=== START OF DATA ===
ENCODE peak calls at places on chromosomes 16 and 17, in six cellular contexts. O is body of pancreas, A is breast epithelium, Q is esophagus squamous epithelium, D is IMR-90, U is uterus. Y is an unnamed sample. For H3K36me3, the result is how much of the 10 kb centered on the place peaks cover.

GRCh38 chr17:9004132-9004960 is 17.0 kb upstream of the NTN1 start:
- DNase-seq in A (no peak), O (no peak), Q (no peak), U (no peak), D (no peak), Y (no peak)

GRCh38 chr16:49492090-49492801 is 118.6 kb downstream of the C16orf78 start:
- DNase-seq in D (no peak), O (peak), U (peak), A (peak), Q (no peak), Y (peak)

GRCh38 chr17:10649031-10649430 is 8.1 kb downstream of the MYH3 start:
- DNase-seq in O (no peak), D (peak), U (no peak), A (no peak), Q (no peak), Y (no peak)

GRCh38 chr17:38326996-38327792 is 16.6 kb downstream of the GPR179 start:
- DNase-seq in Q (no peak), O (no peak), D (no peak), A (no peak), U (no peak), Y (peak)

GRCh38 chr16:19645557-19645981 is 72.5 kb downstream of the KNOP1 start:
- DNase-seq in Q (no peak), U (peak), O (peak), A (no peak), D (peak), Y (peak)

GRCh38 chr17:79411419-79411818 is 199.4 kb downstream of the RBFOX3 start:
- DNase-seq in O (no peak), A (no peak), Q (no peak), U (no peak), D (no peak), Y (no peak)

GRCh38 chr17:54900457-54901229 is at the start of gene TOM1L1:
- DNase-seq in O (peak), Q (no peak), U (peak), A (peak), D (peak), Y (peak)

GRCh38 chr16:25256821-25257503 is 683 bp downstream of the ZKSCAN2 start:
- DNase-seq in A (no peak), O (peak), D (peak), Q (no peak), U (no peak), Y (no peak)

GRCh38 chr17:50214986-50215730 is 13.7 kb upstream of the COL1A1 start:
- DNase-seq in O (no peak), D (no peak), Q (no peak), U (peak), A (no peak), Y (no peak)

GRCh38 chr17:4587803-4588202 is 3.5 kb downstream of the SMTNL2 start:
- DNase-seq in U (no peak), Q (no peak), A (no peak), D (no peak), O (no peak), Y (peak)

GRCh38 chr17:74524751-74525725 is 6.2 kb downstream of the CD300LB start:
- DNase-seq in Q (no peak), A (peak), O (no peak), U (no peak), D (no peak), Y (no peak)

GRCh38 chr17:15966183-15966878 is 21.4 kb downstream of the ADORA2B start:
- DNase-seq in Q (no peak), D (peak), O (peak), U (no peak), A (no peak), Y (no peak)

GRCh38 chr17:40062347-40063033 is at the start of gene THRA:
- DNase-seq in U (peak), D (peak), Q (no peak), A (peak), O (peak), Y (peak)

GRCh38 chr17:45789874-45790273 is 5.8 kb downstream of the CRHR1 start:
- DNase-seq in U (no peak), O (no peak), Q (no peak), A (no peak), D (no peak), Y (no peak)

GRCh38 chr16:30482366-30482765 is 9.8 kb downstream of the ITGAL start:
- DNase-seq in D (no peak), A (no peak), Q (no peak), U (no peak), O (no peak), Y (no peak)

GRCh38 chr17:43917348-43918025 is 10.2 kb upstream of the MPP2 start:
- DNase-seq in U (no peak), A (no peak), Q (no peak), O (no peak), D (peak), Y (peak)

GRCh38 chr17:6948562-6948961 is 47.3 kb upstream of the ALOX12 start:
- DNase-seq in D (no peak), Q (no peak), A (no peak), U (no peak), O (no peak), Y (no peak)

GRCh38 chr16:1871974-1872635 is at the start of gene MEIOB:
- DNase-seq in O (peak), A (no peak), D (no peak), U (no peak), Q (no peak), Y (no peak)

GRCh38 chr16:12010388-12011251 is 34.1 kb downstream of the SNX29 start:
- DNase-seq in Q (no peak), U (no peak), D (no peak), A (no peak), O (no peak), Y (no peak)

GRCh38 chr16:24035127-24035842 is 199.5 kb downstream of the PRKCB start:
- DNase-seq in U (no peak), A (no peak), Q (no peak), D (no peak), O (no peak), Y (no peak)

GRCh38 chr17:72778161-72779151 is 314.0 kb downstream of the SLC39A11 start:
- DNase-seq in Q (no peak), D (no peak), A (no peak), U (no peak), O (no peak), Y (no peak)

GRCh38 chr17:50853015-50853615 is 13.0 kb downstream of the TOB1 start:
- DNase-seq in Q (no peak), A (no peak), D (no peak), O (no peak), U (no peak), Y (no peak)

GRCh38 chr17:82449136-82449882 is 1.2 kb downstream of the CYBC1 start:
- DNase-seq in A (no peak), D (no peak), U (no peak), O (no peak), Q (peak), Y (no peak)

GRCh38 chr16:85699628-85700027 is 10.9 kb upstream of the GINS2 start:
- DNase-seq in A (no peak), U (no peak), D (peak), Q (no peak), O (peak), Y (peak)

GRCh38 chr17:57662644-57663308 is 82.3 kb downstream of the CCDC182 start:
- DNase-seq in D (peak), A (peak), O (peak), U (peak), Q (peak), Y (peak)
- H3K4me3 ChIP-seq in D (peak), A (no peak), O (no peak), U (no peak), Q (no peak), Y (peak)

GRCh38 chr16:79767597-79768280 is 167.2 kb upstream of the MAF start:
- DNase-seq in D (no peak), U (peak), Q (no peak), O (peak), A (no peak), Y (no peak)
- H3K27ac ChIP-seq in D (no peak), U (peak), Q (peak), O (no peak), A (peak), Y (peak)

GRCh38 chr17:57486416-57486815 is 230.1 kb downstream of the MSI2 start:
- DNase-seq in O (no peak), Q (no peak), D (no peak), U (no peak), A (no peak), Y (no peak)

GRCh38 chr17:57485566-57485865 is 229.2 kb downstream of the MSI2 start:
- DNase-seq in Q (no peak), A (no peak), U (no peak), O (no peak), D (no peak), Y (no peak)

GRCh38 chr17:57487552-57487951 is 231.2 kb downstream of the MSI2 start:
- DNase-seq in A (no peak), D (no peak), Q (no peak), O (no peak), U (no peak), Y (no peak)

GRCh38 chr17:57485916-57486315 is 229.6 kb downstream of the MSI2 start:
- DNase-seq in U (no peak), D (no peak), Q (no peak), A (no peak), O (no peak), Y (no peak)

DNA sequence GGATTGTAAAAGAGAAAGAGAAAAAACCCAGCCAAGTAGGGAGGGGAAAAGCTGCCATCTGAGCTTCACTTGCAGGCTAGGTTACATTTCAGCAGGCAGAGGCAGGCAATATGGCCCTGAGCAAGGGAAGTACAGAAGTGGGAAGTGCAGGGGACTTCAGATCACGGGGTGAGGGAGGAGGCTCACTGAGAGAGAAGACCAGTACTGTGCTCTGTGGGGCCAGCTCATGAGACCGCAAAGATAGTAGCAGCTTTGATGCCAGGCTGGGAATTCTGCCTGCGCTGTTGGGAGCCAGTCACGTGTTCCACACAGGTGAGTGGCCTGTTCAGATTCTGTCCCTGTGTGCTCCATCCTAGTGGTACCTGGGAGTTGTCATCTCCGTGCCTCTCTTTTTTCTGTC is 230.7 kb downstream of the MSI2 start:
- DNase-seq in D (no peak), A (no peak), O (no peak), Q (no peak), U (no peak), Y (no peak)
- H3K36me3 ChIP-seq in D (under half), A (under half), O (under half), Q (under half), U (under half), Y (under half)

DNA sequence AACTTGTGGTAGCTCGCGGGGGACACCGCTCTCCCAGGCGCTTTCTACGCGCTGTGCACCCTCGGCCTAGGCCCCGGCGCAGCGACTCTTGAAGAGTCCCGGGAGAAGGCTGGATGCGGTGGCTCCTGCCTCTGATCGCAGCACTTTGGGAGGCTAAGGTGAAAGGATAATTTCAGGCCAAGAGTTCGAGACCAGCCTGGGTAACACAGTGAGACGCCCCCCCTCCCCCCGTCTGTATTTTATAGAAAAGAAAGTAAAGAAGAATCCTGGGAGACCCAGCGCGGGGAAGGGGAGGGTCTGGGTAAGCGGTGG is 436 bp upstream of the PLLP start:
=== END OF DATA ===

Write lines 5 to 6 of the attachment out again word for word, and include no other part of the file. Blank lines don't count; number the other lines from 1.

- DNase-seq in D (no peak), O (peak), U (peak), A (peak), Q (no peak), Y (peak)

GRCh38 chr17:10649031-10649430 is 8.1 kb downstream of the MYH3 start: